As the pandemic raged from the winter wave through spring, Postmortem lit up with disheartening regularity. I opened it in dread as it revealed which of my patients had perished that week.
The first wave of Covid-19 last spring had been blurry. Although some of my own patients have contracted the disease, the massive waves of patients passing through our medical system and national news carried a patina of anonymity. The death and suffering were palpable, but they also seemed strangely left behind; almost everything that allowed human connection had been razed to the ground.
The surge that started at the end of 2020 and spread into spring was completely different. This wave of Covid has been extremely personal for me, as the dramatic increase in Covid in the community meant that every day more and more of my own patients were falling ill. With each new diagnosis, my patient and I would embark on a journey – often trying – through the disease. We knew perfectly well how the Covid-19 results were a dice game, as the Postmortem dossier regularly reminded me.
When a new message arrived at Postmortem, I tried to clear my desk and my mind before making that heavy phone call to the family. We talked about their loved one, shared our memories and our grief. For many of my patients, our relationship went back 10 years, sometimes 20 years. We were connected for a significant part of our lives, often through difficult health setbacks and extremely vulnerable times. Saying goodbye to them through conversations with their spouses, children and parents was heartbreaking. Much like Zoom’s funeral, which, in bitter irony, the pandemic made it easier to attend.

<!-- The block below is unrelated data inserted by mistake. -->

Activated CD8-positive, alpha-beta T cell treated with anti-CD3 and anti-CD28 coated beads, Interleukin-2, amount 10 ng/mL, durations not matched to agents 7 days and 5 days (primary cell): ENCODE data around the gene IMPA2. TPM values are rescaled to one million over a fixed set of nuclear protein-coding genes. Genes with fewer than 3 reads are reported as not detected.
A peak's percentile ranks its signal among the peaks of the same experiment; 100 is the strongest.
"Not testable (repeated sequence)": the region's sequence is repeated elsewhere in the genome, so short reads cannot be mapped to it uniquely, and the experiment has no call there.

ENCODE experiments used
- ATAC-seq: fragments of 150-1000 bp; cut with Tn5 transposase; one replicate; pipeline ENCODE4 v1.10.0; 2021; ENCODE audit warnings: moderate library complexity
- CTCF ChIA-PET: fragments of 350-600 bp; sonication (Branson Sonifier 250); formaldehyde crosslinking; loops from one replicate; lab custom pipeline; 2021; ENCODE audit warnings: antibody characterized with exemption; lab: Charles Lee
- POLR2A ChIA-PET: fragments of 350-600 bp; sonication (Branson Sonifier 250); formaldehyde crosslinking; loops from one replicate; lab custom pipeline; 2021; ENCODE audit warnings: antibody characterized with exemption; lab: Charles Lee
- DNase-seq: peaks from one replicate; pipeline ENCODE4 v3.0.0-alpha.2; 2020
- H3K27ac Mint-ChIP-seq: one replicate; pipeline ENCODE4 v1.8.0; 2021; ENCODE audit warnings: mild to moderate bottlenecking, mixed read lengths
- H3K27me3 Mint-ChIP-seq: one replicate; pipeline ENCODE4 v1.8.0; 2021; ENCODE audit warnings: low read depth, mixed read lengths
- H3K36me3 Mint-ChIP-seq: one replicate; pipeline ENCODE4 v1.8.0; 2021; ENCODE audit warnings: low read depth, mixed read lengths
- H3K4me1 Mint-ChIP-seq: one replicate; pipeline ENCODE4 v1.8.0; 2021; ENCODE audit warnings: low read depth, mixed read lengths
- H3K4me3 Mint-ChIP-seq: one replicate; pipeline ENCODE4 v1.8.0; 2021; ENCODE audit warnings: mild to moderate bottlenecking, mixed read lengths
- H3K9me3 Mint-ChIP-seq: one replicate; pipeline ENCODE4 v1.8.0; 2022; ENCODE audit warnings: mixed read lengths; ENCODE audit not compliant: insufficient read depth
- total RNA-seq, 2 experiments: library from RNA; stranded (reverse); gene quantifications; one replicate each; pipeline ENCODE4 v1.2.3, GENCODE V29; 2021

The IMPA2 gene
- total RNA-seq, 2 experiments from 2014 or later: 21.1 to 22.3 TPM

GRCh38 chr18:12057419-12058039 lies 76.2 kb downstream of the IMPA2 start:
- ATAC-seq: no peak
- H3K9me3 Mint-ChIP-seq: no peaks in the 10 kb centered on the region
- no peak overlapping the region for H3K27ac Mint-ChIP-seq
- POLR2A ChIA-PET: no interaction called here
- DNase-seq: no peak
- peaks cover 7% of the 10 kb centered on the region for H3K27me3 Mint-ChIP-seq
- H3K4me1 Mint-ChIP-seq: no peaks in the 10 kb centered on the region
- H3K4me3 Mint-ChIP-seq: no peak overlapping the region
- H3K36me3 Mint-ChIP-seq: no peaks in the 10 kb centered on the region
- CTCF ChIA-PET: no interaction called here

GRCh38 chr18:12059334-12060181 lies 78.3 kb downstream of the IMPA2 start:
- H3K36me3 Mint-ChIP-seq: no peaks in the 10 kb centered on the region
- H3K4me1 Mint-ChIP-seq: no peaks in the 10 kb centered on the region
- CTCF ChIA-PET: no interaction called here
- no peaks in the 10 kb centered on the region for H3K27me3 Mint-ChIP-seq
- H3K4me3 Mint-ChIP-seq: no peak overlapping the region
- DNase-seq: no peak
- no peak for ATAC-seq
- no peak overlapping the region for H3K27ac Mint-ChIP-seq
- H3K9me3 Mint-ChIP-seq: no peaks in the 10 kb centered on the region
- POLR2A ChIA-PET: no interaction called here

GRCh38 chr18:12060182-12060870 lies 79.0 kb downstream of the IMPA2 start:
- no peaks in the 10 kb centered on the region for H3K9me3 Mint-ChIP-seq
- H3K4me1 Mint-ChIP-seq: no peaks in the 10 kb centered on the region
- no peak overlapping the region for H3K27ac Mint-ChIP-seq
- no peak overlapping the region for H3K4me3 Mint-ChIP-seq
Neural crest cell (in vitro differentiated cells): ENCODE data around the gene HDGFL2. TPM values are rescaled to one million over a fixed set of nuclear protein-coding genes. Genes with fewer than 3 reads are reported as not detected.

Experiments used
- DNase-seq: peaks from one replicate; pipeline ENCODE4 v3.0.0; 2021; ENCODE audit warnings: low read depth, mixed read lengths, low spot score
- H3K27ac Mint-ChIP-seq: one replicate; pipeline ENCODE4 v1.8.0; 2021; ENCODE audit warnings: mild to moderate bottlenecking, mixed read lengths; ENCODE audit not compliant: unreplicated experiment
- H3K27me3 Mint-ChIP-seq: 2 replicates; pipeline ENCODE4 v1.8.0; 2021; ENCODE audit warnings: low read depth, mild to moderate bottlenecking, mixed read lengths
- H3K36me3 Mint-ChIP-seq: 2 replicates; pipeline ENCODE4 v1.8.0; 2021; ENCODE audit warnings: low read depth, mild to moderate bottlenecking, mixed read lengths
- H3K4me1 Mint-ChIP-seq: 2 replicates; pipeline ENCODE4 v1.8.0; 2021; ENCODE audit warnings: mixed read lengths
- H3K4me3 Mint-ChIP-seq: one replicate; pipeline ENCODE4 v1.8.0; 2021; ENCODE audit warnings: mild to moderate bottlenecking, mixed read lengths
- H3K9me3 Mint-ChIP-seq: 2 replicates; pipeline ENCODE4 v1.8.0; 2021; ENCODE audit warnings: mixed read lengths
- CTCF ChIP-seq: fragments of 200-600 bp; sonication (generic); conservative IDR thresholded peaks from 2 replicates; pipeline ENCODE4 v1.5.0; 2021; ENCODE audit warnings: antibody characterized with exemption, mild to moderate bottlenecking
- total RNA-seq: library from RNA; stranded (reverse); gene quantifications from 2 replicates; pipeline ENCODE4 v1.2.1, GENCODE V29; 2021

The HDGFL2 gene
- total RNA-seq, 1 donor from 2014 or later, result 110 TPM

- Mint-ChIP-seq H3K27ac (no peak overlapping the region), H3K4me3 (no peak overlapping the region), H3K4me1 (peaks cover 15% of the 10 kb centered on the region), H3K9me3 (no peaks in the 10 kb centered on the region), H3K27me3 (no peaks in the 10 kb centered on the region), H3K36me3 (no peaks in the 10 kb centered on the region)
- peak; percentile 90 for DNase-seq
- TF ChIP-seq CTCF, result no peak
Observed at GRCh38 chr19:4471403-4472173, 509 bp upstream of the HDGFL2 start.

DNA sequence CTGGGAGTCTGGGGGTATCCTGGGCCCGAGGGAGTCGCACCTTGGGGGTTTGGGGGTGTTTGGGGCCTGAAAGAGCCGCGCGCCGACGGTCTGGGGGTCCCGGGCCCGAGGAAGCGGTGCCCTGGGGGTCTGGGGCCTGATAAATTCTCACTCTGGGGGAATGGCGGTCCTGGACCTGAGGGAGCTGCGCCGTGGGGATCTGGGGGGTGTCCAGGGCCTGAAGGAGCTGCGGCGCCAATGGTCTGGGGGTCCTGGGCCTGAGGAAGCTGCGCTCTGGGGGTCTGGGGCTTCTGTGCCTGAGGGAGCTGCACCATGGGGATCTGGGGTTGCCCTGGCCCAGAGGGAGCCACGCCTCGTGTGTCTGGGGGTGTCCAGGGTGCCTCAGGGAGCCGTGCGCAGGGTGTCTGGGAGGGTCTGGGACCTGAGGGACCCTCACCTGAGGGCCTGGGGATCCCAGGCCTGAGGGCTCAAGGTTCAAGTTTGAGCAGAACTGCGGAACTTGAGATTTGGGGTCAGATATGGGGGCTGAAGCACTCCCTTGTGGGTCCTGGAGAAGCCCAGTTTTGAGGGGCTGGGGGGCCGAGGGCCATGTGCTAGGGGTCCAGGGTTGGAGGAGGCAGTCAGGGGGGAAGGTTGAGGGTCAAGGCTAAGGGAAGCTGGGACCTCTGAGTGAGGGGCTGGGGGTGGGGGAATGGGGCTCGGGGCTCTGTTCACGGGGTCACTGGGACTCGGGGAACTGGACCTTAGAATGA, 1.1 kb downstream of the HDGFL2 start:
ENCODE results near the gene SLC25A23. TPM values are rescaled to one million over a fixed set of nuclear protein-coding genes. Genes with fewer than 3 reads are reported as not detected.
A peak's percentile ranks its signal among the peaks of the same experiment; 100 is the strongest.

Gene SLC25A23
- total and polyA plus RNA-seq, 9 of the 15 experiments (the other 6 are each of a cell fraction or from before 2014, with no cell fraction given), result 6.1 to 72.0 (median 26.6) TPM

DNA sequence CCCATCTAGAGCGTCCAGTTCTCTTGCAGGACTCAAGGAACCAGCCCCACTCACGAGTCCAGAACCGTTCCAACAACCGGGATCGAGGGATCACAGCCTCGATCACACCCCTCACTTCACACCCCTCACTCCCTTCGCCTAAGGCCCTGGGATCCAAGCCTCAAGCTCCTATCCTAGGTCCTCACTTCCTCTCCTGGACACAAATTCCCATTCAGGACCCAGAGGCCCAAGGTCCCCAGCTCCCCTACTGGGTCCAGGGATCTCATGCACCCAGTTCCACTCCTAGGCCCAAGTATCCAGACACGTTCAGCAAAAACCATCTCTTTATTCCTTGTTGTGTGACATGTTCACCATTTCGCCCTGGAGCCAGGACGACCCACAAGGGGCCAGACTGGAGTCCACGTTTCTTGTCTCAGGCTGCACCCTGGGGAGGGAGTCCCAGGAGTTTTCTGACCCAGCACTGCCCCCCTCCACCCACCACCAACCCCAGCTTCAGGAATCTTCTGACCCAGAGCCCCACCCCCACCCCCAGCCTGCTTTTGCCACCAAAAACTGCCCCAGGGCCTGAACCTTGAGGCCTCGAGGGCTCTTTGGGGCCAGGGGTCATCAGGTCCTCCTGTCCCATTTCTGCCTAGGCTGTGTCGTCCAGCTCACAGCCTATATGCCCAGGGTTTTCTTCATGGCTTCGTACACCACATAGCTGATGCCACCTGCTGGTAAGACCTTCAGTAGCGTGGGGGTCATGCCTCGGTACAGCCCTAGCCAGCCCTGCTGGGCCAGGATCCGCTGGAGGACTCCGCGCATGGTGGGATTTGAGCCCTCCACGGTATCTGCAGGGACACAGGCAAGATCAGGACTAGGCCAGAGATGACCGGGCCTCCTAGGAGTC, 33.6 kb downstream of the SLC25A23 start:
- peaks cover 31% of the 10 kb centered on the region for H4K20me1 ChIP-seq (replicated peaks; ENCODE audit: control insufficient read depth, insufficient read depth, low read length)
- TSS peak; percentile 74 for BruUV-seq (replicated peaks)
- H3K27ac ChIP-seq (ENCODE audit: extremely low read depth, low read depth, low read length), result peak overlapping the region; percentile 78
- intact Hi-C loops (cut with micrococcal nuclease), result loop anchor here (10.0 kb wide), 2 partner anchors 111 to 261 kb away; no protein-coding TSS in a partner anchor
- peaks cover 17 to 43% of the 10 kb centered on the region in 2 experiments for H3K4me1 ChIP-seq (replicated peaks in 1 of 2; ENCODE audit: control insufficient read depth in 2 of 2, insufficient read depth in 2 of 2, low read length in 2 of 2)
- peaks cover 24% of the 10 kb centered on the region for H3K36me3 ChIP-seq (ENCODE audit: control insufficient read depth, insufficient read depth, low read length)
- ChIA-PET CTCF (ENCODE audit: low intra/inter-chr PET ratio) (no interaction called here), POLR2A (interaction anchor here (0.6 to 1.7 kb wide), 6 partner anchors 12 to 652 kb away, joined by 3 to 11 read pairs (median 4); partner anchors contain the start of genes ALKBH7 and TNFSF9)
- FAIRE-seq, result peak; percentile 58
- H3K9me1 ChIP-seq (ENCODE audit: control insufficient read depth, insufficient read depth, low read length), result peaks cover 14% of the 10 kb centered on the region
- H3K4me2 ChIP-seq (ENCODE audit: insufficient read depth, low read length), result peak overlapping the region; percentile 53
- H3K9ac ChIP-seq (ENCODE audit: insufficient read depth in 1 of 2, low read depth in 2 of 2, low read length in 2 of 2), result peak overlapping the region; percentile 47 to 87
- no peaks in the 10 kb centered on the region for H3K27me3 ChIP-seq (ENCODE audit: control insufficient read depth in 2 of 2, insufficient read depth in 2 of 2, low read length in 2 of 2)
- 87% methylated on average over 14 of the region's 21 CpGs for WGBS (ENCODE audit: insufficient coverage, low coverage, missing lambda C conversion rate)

There is also the uncomfortable bureaucratic part of dying. For my patients who died outside of our hospital system, I should “notify” our electronic medical record of this turn of events. I would first write a note in the table detailing the circumstances of death, awkwardly titled “Expiration Note.” This is the language of medicine.
Then I should take care of the “Patient Status” field. When our electronic health record debuted two years ago, I remember how strange this field was, as everyone’s status was listed as “alive”. (“Well, what other would they be? I remember thinking about every patient who walked into my office. “They are here, no? But the pandemic has pushed back its target.